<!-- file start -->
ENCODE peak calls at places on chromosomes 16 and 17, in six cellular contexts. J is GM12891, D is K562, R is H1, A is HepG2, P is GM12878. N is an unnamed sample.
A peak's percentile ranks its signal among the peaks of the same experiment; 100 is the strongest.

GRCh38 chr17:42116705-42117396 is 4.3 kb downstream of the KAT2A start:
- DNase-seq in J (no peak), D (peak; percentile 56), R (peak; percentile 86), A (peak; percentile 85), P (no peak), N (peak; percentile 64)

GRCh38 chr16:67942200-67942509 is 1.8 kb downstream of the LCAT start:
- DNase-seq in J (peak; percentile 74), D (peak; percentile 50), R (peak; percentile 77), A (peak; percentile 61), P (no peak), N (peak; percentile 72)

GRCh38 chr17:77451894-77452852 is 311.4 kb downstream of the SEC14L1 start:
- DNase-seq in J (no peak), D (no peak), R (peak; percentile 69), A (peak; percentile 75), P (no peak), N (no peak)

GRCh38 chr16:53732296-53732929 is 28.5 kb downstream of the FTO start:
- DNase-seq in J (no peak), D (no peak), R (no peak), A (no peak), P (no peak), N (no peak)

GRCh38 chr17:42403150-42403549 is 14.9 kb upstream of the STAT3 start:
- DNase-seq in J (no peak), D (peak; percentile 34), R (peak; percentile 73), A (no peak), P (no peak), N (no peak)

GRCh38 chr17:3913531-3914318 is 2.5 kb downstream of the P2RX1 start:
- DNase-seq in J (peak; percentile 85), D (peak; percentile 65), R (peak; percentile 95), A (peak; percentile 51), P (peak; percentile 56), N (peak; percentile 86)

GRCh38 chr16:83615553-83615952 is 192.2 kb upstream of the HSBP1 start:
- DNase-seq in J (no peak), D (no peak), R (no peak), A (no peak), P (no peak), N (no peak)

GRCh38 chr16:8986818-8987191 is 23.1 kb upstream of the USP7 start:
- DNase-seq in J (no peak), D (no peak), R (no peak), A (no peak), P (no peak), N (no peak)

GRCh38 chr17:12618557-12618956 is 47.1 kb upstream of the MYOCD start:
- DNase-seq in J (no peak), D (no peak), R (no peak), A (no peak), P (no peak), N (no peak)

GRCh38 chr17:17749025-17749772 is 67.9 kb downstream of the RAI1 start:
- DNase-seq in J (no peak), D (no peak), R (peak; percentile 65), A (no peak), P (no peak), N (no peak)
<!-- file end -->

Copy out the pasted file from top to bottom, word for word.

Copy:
ENCODE peak calls at places on chromosomes 16 and 17, in six cellular contexts. J is GM12891, D is K562, R is H1, A is HepG2, P is GM12878. N is an unnamed sample.
A peak's percentile ranks its signal among the peaks of the same experiment; 100 is the strongest.

GRCh38 chr17:42116705-42117396 is 4.3 kb downstream of the KAT2A start:
- DNase-seq in J (no peak), D (peak; percentile 56), R (peak; percentile 86), A (peak; percentile 85), P (no peak), N (peak; percentile 64)

GRCh38 chr16:67942200-67942509 is 1.8 kb downstream of the LCAT start:
- DNase-seq in J (peak; percentile 74), D (peak; percentile 50), R (peak; percentile 77), A (peak; percentile 61), P (no peak), N (peak; percentile 72)

GRCh38 chr17:77451894-77452852 is 311.4 kb downstream of the SEC14L1 start:
- DNase-seq in J (no peak), D (no peak), R (peak; percentile 69), A (peak; percentile 75), P (no peak), N (no peak)

GRCh38 chr16:53732296-53732929 is 28.5 kb downstream of the FTO start:
- DNase-seq in J (no peak), D (no peak), R (no peak), A (no peak), P (no peak), N (no peak)

GRCh38 chr17:42403150-42403549 is 14.9 kb upstream of the STAT3 start:
- DNase-seq in J (no peak), D (peak; percentile 34), R (peak; percentile 73), A (no peak), P (no peak), N (no peak)

GRCh38 chr17:3913531-3914318 is 2.5 kb downstream of the P2RX1 start:
- DNase-seq in J (peak; percentile 85), D (peak; percentile 65), R (peak; percentile 95), A (peak; percentile 51), P (peak; percentile 56), N (peak; percentile 86)

GRCh38 chr16:83615553-83615952 is 192.2 kb upstream of the HSBP1 start:
- DNase-seq in J (no peak), D (no peak), R (no peak), A (no peak), P (no peak), N (no peak)

GRCh38 chr16:8986818-8987191 is 23.1 kb upstream of the USP7 start:
- DNase-seq in J (no peak), D (no peak), R (no peak), A (no peak), P (no peak), N (no peak)

GRCh38 chr17:12618557-12618956 is 47.1 kb upstream of the MYOCD start:
- DNase-seq in J (no peak), D (no peak), R (no peak), A (no peak), P (no peak), N (no peak)

GRCh38 chr17:17749025-17749772 is 67.9 kb downstream of the RAI1 start:
- DNase-seq in J (no peak), D (no peak), R (peak; percentile 65), A (no peak), P (no peak), N (no peak)